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The Sky May Actully Be Falling
Old 07-13-2008, 11:17 PM   #1
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The Sky May Actully Be Falling

Just checking in on a free hotel computer from Dawson Creek BC, on my way further north. Caught the news that Fannie & Freddie are getting bailed out, $5T (yes T) in assets at issue. Don't know what it all means but the market could be interesting tomorrow depending on how this is viewed. Breadlines next?

By the way, I'm still buying occasionally so maybe this will be an opportunity,could be the bottom soon as folks could certainly panic on this one.
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Old 07-13-2008, 11:59 PM   #2
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The latest line is that the Treasury department is frantically attempting to "shore up confidence" in the financial markets by announcing a drive to persuade congress to approve an increase in the line of credit for FNMA and Freddie Mac.

Treasury and Fed Pledge Aid For Ailing Mortgage Giants - WSJ.com
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Old 07-14-2008, 12:10 AM   #3
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I'll admit this news is the first where I haven't rolled my eyes - completely - at the doomsday reactions. I'm still not stocking up on ammo and k-rations but I took notice. I may be gritting my teeth and mumbling "buying opportunity, dollar cost average" all week long.
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Old 07-14-2008, 12:14 AM   #4
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It depends on what your definition of "bailed out" is.

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Old 07-14-2008, 12:21 AM   #5
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Considering their role in the markets, failure isn't an option. Talk about credit crunch if that happend.
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Old 07-14-2008, 12:29 AM   #6
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The sky might be falling, but it has fallen worse before even in relatively recent history:
http://www.nytimes.com/2008/07/14/business/14bank.html

Quote:
The nation’s banks are in far less danger than they were in the late 1980s and early 1990s, when more than 1,000 federally insured institutions went under during the savings-and-loan crisis. The debacle, the greatest collapse of American financial institutions since the Depression, prompted a government bailout that cost taxpayers about $125 billion.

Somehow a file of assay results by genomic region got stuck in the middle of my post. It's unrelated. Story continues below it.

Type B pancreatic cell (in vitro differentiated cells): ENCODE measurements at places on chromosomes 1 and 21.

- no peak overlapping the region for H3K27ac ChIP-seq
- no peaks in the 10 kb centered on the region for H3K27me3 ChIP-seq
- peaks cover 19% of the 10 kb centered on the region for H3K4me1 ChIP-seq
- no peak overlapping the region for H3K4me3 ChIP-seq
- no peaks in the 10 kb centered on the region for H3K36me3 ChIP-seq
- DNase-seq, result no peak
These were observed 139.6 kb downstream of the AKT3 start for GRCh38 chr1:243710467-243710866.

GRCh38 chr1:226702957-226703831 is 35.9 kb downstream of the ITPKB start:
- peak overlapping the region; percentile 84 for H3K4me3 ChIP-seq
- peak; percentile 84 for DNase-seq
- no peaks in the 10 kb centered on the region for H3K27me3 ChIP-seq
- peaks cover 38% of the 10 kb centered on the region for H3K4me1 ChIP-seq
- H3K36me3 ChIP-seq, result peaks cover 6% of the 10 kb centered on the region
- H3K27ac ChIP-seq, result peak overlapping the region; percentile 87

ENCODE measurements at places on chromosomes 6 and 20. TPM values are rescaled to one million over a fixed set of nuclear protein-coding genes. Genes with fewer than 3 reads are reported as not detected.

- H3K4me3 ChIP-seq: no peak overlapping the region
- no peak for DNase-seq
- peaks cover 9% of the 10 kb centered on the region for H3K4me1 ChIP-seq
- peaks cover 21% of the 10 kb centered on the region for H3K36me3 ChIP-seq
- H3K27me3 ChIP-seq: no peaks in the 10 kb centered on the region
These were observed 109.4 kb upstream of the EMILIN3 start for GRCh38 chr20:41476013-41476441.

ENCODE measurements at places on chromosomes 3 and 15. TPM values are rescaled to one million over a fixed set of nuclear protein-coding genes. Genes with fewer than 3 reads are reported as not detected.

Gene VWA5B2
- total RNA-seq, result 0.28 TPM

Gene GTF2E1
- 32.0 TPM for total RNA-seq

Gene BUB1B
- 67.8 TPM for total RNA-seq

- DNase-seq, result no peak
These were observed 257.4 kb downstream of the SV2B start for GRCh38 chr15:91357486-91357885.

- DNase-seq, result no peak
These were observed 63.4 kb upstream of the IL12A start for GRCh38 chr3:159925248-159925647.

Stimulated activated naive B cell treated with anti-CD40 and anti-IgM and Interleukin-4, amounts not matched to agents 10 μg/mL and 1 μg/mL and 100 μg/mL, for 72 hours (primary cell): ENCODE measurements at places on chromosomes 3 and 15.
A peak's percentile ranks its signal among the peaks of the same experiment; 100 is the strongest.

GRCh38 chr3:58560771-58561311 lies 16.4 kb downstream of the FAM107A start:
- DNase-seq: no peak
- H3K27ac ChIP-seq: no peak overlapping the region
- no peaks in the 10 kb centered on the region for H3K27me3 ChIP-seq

But the troubles are growing so rapidly at some small and midsize banks that as many as 150 out of the 7,500 banks nationwide could fail over the next 12 to 18 months, analysts say. Other lenders are likely to shut branches or seek mergers.
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Old 07-14-2008, 12:43 AM   #7
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Considering that Fannie and Freddie were intially created by the US government in order to foster a liquid mortgage market and enable average Joe to buy a home, it would be ridiculous for the same government to stand by and do nothing while these companies faltered and became impaired to continue to issue mortgage backed notes.

It's been a wild ride, and the panic has seemed ridiculous when the default rates on Fannie and Freddie mortgages are at only 0.8% in one case, and 1.2% in another. Yet the equity markets have become totally panicked on these companies, coming to believe that the Bush government would allow shareholder equity in these companies to be wiped out. There has been quite a little ideological war going on between the markets and the Bush goverment's desire to somehow distance themselves from the "implied" government backing of these agencies. This has resulted in the equity of these companies going into free fall.

The Bush government finally blinked.

Since Freddie needs to auction notes on Monday to continue it's role as a mortgage provider, the government had to at least provide some confidence that it would facilitate whatever was needed to allow these agencies to continue their traditional role.

Anything else would shut down the mortgage market far worse than the subprime fiasco ever did.

It's been yet another wild confidence game (in the literal sense).

It's probably true that there are things about the Fannie and Freddie structure that could be improved, and it does seem odd that they operate as private companies with shareholders getting the benefits of taking risks, yet the US taxpayer potentially ultimately liable for the downside, but the whole process to get to this point seemed like a pretty insane drama.

Audrey
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Highly Unusual
Old 07-14-2008, 01:29 AM   #8
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Highly Unusual